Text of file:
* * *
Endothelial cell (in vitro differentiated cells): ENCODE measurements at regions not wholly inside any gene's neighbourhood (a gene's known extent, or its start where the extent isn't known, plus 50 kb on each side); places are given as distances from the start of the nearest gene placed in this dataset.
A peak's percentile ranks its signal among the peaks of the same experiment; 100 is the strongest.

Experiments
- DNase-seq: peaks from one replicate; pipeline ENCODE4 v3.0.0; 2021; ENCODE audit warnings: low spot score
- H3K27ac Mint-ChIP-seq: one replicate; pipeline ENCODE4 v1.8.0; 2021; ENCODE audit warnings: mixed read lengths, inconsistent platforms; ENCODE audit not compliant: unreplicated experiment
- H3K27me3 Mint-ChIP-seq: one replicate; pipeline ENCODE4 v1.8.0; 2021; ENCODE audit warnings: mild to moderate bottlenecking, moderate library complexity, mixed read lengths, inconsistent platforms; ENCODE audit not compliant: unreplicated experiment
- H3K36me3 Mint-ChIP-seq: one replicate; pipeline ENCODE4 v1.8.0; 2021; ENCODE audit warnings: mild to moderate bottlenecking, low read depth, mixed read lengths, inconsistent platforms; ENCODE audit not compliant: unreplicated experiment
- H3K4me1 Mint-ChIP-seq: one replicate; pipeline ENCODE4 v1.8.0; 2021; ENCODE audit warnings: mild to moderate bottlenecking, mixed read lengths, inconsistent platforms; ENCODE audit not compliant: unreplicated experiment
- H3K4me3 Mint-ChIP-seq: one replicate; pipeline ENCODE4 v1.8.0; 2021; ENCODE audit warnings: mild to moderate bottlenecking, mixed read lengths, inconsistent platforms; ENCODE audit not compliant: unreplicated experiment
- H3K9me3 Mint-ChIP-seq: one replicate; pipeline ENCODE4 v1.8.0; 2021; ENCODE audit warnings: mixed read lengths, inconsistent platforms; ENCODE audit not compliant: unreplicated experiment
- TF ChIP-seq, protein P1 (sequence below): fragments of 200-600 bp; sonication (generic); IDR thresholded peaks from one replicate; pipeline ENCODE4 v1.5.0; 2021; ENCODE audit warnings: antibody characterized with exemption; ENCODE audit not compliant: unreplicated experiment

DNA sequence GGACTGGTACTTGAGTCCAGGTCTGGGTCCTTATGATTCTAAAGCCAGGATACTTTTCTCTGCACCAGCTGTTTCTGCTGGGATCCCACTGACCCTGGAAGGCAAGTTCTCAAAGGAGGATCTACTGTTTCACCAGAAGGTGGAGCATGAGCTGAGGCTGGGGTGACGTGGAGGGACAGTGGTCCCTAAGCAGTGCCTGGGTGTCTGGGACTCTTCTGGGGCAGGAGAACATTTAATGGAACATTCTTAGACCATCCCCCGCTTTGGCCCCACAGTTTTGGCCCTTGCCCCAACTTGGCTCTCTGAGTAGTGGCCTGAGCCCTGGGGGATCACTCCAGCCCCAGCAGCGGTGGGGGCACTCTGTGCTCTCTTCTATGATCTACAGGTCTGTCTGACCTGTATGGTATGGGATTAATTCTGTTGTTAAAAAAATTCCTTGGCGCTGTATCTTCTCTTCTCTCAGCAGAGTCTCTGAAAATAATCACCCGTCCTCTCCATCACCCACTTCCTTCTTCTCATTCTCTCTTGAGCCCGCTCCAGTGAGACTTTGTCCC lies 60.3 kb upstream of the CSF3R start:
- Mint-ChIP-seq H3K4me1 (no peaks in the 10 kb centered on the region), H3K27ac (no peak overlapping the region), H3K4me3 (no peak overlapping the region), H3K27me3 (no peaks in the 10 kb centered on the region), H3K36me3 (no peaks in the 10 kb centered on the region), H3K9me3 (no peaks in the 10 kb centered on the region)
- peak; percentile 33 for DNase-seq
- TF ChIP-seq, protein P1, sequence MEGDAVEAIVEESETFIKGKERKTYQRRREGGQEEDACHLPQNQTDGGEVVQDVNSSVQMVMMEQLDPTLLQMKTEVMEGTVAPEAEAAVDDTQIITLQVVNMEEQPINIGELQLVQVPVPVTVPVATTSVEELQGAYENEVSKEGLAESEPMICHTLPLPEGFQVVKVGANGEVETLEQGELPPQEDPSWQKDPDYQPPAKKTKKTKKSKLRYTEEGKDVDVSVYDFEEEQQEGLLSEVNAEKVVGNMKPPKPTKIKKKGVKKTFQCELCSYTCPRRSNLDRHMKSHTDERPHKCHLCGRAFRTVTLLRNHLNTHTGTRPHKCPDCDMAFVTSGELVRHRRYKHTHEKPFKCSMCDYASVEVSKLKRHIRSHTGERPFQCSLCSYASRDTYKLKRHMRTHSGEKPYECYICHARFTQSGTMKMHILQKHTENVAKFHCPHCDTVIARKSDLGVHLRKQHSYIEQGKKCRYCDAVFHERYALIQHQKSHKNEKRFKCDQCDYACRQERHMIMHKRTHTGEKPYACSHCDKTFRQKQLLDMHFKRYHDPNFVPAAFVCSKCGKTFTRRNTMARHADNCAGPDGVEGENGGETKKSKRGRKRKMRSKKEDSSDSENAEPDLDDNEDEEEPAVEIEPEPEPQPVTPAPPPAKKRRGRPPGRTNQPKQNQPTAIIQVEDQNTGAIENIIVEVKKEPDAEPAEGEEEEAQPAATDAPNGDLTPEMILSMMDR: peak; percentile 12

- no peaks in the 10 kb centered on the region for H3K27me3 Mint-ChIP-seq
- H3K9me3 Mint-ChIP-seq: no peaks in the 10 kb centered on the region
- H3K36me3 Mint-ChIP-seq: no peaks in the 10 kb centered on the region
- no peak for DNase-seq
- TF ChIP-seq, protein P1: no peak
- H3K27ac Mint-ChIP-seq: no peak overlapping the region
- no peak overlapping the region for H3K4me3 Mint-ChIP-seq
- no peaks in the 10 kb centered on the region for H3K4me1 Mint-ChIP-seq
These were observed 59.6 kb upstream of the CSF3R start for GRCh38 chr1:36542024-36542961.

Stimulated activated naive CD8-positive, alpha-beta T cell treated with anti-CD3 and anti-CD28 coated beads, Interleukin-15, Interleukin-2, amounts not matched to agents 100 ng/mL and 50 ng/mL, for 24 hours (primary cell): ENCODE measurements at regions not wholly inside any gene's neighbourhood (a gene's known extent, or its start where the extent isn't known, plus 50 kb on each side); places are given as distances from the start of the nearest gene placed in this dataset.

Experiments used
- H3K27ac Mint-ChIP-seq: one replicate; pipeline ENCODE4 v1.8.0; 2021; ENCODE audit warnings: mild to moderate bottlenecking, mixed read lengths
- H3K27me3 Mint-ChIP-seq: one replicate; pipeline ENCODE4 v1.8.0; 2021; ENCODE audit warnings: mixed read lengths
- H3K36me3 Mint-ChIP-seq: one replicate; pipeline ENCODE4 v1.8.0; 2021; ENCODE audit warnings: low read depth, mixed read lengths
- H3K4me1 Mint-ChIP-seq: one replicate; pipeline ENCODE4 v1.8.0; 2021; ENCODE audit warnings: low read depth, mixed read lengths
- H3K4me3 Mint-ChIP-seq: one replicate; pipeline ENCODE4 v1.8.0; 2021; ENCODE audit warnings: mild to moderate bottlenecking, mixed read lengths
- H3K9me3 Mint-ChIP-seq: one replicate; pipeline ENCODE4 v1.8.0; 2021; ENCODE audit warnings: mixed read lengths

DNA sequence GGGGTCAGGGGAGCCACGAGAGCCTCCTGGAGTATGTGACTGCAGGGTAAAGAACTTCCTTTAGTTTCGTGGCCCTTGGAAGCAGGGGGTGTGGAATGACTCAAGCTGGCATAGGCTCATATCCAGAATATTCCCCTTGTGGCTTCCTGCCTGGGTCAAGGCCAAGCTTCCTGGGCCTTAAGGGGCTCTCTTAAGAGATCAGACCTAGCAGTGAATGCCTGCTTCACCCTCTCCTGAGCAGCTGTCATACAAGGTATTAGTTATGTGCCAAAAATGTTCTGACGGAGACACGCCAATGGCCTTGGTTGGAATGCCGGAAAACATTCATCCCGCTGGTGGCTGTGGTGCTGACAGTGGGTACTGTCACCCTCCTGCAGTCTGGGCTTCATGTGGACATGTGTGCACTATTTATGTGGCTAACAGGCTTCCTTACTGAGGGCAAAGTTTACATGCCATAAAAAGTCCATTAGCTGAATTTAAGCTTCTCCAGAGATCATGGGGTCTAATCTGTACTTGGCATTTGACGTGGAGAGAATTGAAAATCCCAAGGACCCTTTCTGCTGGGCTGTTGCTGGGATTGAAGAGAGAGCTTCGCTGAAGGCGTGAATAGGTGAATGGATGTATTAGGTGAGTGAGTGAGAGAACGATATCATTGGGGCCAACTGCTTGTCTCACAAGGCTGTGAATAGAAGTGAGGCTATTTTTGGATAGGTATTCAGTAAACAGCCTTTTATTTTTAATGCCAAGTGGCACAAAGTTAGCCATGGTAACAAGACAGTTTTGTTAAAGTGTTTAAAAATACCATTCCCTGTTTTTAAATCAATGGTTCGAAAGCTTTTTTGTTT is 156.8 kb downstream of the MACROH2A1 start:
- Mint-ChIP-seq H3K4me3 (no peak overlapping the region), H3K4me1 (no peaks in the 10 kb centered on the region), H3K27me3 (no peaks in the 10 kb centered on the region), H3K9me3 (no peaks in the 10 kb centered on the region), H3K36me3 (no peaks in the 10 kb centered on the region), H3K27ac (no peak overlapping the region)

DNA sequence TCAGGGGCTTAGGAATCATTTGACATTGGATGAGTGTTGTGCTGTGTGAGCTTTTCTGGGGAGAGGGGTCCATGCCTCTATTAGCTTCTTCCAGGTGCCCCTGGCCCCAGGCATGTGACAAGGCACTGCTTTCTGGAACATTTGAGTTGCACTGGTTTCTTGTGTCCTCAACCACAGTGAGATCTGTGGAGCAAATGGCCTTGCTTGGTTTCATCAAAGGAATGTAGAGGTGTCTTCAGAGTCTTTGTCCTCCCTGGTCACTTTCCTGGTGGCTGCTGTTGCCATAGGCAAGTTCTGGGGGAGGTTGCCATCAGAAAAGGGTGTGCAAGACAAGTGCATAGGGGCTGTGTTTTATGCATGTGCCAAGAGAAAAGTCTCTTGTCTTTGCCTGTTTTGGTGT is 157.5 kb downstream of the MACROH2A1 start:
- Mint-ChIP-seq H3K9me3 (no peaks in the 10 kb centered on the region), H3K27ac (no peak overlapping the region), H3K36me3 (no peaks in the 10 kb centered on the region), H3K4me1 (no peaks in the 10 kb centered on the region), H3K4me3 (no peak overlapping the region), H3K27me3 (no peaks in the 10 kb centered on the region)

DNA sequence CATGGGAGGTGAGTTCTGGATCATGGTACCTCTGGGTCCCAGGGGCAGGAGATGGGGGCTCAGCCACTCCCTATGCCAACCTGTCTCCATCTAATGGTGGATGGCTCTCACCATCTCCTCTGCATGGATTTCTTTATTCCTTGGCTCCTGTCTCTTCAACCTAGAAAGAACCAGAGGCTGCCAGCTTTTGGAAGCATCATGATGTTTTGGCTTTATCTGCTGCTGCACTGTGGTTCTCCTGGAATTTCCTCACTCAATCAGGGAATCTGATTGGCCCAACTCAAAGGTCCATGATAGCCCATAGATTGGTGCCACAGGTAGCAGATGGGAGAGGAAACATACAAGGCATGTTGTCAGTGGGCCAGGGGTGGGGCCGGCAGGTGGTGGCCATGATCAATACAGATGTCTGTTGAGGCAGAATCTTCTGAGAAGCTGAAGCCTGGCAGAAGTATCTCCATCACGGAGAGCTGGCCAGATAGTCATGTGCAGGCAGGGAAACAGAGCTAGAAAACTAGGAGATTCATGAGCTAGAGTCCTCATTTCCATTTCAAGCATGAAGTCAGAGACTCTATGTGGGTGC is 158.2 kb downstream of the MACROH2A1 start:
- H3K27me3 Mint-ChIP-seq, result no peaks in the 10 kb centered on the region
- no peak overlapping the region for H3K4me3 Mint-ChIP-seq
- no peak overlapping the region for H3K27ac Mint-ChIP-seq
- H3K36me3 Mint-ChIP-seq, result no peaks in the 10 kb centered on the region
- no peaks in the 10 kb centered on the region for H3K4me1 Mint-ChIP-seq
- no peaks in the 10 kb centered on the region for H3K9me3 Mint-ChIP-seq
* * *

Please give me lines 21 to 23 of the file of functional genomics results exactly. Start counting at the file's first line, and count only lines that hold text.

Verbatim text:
- H3K27ac Mint-ChIP-seq: no peak overlapping the region
- no peak overlapping the region for H3K4me3 Mint-ChIP-seq
- no peaks in the 10 kb centered on the region for H3K4me1 Mint-ChIP-seq